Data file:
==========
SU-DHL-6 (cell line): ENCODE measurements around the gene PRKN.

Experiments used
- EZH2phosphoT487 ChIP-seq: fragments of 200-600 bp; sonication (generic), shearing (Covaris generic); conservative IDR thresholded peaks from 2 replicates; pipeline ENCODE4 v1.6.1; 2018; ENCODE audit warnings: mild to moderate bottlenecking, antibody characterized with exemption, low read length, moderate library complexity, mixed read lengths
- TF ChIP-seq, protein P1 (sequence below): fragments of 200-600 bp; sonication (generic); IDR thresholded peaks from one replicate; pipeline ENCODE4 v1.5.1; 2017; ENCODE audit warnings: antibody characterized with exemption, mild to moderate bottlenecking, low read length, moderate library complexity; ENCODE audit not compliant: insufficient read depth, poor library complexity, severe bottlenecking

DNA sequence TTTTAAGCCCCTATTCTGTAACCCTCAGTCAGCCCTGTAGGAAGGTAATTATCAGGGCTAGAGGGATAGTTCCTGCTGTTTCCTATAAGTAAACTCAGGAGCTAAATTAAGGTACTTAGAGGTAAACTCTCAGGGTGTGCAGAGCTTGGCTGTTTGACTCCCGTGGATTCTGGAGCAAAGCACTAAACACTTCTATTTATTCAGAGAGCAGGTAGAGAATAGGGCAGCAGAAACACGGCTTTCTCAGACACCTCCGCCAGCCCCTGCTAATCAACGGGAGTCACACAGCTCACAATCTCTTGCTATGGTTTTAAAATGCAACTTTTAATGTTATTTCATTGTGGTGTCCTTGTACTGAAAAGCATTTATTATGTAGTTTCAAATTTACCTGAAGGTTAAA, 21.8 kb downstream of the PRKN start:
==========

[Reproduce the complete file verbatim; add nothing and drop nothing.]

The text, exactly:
SU-DHL-6 (cell line): ENCODE measurements around the gene PRKN.

Experiments used
- EZH2phosphoT487 ChIP-seq: fragments of 200-600 bp; sonication (generic), shearing (Covaris generic); conservative IDR thresholded peaks from 2 replicates; pipeline ENCODE4 v1.6.1; 2018; ENCODE audit warnings: mild to moderate bottlenecking, antibody characterized with exemption, low read length, moderate library complexity, mixed read lengths
- TF ChIP-seq, protein P1 (sequence below): fragments of 200-600 bp; sonication (generic); IDR thresholded peaks from one replicate; pipeline ENCODE4 v1.5.1; 2017; ENCODE audit warnings: antibody characterized with exemption, mild to moderate bottlenecking, low read length, moderate library complexity; ENCODE audit not compliant: insufficient read depth, poor library complexity, severe bottlenecking

DNA sequence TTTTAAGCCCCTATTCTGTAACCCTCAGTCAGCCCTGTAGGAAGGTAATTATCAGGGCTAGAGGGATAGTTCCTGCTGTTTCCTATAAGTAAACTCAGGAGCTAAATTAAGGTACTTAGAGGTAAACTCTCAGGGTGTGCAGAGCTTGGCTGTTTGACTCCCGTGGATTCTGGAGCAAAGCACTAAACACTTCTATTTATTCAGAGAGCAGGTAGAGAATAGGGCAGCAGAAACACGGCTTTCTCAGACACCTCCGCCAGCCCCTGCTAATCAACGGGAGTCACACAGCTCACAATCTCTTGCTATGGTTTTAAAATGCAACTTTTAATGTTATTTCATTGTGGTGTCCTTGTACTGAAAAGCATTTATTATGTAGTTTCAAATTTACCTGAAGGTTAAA, 21.8 kb downstream of the PRKN start: